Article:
Juan García de Loaysa y Mendoza (1478 in Talavera de la Reina, near Toledo, Spain – 22 April 1546 in Madrid, Spain) was a Spanish Archbishop of Seville and Cardinal.
His parents were nobles; at a very early age he entered the Dominican convent at Salamanca. Its severe discipline, however, affected his delicate constitution and he was transferred to the convent of St. Paul in Peñafiel where he was professed in 1495.
On the completion of his studies in Alcalá, and later at the Colegio de San Gregorio of Valladolid University, he taught philosophy and theology. About the same time he was appointed regent of studies and for two terms filled the office of rector in San Gregorio College. In 1518 he represented his province at the general chapter held at Rome where by unanimous vote he gained the generalship of the Dominican Order in succession to Cardinal Cajetan, a position he held until 1524.
After visiting the Dominican houses in Sicily and other countries, he returned to Spain. There he made the acquaintance of Charles V of Spain who chose him for his confessor and later, with papal sanction, offered him the See of Osma, for which he was consecrated on 8 June 1524. Subsequently, he held several offices of political importance, such as President of the American Council of the Indies. In that capacity he was a proponent of the Dominican line of thought and the New Laws of 1542 protecting the Native Americans; they were however revoked in 1545.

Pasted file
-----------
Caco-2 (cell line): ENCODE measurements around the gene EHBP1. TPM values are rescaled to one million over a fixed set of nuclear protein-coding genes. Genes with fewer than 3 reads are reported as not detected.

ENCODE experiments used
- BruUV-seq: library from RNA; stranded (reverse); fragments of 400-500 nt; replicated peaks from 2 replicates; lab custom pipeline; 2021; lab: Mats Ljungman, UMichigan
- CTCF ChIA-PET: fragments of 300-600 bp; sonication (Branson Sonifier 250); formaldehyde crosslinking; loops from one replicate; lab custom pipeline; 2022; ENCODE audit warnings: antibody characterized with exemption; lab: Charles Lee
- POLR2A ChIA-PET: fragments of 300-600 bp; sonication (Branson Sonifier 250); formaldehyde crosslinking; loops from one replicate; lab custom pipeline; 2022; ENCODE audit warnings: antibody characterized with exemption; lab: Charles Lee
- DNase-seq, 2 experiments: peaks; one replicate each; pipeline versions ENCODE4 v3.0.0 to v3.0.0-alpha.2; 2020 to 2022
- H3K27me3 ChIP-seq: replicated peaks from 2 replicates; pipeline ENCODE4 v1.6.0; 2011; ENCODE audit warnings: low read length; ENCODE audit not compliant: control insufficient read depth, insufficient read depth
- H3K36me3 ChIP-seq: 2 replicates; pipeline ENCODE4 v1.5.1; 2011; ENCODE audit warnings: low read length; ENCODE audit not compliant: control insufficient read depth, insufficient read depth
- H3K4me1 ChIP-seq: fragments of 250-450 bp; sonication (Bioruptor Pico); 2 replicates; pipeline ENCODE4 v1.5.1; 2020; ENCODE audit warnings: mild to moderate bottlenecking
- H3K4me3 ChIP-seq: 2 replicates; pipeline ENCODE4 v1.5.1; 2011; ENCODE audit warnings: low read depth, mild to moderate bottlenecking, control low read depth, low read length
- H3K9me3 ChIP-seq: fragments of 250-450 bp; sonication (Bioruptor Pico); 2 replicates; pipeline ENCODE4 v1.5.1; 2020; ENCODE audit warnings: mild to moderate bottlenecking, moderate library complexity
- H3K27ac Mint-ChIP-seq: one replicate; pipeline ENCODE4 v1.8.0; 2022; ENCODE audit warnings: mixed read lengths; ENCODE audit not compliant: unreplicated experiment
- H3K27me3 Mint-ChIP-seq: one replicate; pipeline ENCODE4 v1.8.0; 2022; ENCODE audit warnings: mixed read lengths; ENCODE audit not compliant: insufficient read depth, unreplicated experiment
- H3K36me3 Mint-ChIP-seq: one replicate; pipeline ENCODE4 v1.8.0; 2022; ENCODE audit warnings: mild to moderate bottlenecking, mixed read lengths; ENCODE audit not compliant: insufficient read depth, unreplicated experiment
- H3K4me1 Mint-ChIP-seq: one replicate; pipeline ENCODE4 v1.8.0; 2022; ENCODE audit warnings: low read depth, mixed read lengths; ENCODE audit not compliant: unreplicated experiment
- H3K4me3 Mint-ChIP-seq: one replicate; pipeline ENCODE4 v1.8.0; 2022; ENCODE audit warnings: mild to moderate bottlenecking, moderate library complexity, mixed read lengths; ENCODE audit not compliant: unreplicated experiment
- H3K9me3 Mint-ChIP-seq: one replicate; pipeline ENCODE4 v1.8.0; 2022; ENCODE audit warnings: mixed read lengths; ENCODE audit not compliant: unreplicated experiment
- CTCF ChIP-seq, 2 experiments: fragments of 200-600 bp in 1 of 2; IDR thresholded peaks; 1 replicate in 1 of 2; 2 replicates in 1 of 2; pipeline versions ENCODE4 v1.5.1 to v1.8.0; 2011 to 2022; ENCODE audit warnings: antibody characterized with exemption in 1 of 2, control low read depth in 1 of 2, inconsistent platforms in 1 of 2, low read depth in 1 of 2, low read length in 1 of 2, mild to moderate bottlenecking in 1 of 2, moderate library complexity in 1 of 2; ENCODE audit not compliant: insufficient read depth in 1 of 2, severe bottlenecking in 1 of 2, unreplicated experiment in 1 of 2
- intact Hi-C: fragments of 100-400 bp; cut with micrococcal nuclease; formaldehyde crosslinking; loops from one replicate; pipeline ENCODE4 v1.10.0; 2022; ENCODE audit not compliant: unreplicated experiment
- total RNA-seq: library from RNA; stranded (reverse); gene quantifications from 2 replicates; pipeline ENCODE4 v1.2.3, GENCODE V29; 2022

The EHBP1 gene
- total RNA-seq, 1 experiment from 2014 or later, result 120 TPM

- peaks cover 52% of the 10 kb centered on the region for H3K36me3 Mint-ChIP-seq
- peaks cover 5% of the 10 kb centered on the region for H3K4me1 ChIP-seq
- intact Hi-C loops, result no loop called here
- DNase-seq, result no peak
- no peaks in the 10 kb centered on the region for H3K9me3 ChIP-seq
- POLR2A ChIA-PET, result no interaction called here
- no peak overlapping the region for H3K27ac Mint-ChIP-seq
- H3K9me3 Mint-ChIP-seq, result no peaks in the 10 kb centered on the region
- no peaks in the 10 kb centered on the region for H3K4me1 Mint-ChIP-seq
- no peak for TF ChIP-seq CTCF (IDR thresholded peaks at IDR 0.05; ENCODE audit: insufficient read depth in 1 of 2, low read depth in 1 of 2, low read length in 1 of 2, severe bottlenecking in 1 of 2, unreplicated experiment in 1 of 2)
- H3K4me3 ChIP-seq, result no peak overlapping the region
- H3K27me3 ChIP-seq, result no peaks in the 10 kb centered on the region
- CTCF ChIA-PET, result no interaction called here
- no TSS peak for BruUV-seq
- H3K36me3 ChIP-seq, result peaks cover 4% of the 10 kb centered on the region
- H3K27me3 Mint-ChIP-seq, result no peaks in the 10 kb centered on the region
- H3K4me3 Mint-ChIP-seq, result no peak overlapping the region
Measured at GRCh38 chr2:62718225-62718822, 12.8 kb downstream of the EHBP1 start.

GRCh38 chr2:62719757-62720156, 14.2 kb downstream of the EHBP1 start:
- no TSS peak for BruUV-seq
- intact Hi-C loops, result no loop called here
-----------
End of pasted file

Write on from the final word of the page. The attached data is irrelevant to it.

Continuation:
On 16 May 1530 Pope Clement VII created him cardinal and transferred him to the See of Sigüenza, where he became Bishop of Sigüenza on 23 February 1532. He was made Archbishop of Seville on 23 May 1539, and became Grand Inquisitor in 1546, the year of his death.
His writings are limited to a few pastoral letters. G. Haine found, in the royal library at Simancas, Garcia's letters to Charles V written in the years 1530–32, of interest for the history of the Protestant Reformation as well as for the religious and political history of Spain during that period.